"Especially if those being targeted are seen as 'wealthy', the politicians see this as a 'win-win', since they also know that the American expat vote isn't capable of punishing them."
Definition of 'wealthy individual'
If Sanders were to raise the minimum total net worth required to trigger the exit tax to US$32m from its current US$2m or more, excluding certain exemptions, there is a possibility it could be seen as a potential vote-getter among expats, depending on his other positions.
Liz Zitzow, managing director of London-based British American Tax, noted that for those looking to renounce their citizenships now, who qualify for the current expatriation charge, it normally ends up being equivalent to a deemed 23.8% capital gains tax on all of their assets "as if they were sold or cashed in on the day of their expatriation".
For those with significant sums held in pension assets, it can be more, she added.
"Definitely, if I had any billionaire clients, I'd tell them to give up their citizenship now," Zitzow said.
"As it is, given that the trigger amount [now] is only US$2m, I advise non-Americans resident in the U.S. not to get Green Cards, and if they have them, not to keep them, as they could get them revoked by the U.S. Citizenship and Immigration Services (USCIS) and be expected to pay the exit tax."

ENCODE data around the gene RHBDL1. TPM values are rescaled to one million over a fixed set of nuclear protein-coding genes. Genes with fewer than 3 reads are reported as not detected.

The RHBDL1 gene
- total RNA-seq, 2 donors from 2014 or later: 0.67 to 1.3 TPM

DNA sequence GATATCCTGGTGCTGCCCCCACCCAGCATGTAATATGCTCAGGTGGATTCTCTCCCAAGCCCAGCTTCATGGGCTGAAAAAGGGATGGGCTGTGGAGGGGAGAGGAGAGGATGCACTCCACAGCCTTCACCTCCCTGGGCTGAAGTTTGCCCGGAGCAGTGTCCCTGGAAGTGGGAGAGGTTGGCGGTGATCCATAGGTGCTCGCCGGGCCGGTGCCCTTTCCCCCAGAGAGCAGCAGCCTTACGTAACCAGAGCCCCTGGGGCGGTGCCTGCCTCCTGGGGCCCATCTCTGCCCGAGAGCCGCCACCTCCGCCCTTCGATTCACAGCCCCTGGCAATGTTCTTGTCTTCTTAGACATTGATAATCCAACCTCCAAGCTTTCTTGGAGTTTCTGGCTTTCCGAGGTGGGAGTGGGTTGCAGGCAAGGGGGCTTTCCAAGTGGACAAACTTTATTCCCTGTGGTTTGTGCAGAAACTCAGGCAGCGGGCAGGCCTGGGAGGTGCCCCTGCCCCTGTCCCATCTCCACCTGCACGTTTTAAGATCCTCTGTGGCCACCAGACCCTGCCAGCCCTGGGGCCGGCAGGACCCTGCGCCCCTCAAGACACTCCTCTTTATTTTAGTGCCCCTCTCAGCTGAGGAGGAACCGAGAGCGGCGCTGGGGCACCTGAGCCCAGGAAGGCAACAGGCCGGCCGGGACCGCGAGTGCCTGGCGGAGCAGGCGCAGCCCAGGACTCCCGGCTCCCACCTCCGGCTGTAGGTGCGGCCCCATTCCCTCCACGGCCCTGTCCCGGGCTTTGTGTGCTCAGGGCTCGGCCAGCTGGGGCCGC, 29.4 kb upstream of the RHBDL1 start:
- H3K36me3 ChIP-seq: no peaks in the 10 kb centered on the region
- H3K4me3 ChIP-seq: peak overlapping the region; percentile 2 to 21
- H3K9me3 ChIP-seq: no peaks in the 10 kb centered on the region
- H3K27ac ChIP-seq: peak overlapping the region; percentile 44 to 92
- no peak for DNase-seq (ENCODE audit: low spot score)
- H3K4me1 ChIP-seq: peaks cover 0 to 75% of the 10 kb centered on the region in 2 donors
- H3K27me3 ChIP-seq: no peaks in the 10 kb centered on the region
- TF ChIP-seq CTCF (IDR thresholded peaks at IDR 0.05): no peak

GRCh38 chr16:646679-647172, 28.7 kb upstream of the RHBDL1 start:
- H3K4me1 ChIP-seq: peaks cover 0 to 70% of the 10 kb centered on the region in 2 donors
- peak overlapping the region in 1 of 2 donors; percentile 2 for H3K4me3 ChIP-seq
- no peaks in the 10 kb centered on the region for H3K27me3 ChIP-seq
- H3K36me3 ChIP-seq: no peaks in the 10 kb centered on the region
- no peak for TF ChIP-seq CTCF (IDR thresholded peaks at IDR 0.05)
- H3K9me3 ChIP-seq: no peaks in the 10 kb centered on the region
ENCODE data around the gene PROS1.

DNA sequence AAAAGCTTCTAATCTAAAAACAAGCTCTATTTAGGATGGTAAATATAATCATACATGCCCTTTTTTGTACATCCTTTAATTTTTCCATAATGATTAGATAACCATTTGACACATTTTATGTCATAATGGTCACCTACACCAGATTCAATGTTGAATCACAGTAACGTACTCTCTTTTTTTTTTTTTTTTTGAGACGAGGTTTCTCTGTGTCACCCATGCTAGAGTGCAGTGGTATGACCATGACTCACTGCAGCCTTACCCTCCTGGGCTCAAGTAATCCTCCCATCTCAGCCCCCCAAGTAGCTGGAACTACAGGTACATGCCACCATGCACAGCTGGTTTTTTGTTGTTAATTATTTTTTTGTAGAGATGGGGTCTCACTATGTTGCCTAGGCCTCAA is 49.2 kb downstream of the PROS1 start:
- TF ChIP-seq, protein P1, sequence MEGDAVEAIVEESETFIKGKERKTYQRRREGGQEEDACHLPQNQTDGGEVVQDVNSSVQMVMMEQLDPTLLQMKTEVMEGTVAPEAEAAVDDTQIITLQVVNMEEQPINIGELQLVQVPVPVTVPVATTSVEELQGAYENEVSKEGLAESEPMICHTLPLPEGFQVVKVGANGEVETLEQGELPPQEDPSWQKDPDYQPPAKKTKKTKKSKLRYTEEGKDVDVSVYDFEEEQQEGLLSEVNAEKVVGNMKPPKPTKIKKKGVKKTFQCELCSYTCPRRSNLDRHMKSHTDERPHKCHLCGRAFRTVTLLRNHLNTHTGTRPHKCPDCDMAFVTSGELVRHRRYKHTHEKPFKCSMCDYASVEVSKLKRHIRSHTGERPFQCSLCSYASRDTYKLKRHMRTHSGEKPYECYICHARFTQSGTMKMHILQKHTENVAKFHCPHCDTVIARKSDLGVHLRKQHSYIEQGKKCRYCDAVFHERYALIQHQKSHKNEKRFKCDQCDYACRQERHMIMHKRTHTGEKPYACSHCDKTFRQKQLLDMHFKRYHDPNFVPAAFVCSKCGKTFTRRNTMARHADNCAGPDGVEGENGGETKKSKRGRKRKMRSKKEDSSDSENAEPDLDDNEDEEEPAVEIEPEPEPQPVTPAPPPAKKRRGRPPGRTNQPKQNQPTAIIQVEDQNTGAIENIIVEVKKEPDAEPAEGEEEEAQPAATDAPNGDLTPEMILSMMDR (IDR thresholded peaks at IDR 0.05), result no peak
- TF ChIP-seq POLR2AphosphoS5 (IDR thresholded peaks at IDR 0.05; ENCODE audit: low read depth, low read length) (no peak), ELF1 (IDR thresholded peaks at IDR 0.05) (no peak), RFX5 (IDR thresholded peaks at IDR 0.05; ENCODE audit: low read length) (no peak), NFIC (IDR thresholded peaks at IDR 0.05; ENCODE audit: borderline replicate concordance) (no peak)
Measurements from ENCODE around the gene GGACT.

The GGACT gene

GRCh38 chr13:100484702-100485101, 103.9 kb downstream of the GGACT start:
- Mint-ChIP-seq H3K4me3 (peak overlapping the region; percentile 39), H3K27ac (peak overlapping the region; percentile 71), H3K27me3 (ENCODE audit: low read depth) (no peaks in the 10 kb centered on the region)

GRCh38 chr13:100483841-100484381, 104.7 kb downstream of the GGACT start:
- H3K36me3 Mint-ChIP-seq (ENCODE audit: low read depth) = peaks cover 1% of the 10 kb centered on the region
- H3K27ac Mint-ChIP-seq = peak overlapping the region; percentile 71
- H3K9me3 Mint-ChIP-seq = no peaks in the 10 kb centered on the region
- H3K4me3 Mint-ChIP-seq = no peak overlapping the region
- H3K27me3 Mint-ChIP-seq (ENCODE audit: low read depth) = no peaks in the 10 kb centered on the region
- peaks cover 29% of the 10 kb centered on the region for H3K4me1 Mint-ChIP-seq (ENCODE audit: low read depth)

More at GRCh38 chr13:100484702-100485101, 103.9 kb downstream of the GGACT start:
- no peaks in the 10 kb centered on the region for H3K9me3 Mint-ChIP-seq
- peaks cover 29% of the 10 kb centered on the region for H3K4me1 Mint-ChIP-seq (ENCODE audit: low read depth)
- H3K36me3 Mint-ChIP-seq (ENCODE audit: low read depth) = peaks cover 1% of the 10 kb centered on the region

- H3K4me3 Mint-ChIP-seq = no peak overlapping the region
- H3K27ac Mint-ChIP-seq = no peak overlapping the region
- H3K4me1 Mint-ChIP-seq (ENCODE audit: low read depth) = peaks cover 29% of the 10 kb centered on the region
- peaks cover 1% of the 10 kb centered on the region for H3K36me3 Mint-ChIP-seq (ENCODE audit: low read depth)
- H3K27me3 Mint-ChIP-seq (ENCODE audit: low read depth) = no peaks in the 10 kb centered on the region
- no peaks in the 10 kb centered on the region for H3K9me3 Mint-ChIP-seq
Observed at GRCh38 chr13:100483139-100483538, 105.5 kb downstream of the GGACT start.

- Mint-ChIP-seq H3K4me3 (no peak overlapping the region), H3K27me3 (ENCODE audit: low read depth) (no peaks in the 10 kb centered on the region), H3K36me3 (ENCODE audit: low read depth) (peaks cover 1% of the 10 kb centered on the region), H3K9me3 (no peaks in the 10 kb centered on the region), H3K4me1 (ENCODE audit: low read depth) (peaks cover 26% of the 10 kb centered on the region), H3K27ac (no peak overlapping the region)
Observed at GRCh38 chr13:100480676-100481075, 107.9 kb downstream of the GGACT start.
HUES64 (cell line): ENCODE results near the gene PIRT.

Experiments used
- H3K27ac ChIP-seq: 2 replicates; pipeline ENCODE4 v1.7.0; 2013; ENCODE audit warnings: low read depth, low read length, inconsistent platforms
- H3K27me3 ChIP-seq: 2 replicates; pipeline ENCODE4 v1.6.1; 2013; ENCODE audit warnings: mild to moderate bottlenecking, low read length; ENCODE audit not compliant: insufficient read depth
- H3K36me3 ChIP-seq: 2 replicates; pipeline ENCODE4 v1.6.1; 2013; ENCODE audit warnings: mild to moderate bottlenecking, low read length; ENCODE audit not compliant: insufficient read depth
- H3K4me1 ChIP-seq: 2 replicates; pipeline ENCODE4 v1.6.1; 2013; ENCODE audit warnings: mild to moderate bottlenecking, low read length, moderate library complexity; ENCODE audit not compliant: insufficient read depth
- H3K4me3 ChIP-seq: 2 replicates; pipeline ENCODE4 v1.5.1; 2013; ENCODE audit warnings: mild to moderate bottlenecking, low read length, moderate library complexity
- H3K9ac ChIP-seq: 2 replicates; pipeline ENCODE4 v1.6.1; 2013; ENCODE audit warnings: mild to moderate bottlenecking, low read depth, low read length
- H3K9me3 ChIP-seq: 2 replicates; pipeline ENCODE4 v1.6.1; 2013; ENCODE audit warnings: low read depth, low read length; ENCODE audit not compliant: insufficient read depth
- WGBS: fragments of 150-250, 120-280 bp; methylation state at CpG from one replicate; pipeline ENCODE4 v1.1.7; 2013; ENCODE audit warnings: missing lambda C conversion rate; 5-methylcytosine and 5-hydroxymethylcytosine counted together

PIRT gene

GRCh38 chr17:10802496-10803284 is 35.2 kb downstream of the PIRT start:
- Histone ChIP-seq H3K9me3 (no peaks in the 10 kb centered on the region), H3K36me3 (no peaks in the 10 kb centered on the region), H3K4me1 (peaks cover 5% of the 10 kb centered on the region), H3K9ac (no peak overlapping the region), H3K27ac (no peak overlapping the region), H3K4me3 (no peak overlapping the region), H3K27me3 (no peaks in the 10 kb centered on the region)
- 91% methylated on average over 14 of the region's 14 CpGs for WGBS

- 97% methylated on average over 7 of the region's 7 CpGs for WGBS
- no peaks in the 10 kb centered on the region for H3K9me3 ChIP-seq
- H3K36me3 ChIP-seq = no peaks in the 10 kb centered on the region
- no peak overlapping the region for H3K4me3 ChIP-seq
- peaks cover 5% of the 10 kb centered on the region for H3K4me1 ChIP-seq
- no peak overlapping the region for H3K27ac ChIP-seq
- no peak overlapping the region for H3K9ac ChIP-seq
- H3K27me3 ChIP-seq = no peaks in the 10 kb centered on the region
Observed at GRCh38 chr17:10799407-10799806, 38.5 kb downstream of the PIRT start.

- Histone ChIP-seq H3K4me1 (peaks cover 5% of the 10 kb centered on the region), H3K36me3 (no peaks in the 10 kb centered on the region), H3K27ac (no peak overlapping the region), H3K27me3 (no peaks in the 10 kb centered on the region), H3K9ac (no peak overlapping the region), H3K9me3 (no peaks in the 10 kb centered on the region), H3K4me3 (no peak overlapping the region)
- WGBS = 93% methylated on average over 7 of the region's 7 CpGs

Sanders in Democrats Abroad interview on FATCA
Last November, Sanders participated in a Democrats Abroad "Global Webinar", available here on YouTube, in which he revealed some of his thoughts on FATCA. (Joe Biden has not participated in one of the Democrats Abroad's interviews, and for this reason, little is known about his thoughts on FATCA and other expat issues.)
Said Sanders, to his Democrats Abroad interviewer: "I absolutely [would commit to direct the U.S. Treasury Department to study and then implement new guidance that would provide relief to ordinary Americans living abroad who are demonstrably not evading taxes].
“I know, and I’ve heard from many Americans living abroad, that this is a serious problem.